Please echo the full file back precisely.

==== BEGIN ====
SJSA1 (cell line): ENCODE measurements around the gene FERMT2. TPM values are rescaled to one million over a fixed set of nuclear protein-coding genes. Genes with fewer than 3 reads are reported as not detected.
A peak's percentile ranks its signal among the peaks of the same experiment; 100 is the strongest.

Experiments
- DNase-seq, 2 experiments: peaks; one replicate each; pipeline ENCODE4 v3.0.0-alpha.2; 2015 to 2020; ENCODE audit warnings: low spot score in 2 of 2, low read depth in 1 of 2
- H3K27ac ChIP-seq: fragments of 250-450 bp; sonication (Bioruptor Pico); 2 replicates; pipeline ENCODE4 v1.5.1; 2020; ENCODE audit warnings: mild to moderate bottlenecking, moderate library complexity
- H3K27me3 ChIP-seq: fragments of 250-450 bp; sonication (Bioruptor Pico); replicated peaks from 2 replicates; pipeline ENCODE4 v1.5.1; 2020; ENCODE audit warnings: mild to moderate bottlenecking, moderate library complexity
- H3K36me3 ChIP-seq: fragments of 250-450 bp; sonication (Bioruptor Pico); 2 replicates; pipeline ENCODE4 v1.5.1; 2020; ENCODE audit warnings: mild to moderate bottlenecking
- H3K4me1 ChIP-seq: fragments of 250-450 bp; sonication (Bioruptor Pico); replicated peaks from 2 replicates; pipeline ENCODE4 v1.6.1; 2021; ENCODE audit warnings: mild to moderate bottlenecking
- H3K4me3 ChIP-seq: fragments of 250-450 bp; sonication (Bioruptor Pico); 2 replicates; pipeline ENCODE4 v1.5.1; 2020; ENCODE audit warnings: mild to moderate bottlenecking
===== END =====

SJSA1 (cell line): ENCODE measurements around the gene FERMT2. TPM values are rescaled to one million over a fixed set of nuclear protein-coding genes. Genes with fewer than 3 reads are reported as not detected.
A peak's percentile ranks its signal among the peaks of the same experiment; 100 is the strongest.

Experiments
- DNase-seq, 2 experiments: peaks; one replicate each; pipeline ENCODE4 v3.0.0-alpha.2; 2015 to 2020; ENCODE audit warnings: low spot score in 2 of 2, low read depth in 1 of 2
- H3K27ac ChIP-seq: fragments of 250-450 bp; sonication (Bioruptor Pico); 2 replicates; pipeline ENCODE4 v1.5.1; 2020; ENCODE audit warnings: mild to moderate bottlenecking, moderate library complexity
- H3K27me3 ChIP-seq: fragments of 250-450 bp; sonication (Bioruptor Pico); replicated peaks from 2 replicates; pipeline ENCODE4 v1.5.1; 2020; ENCODE audit warnings: mild to moderate bottlenecking, moderate library complexity
- H3K36me3 ChIP-seq: fragments of 250-450 bp; sonication (Bioruptor Pico); 2 replicates; pipeline ENCODE4 v1.5.1; 2020; ENCODE audit warnings: mild to moderate bottlenecking
- H3K4me1 ChIP-seq: fragments of 250-450 bp; sonication (Bioruptor Pico); replicated peaks from 2 replicates; pipeline ENCODE4 v1.6.1; 2021; ENCODE audit warnings: mild to moderate bottlenecking
- H3K4me3 ChIP-seq: fragments of 250-450 bp; sonication (Bioruptor Pico); 2 replicates; pipeline ENCODE4 v1.5.1; 2020; ENCODE audit warnings: mild to moderate bottlenecking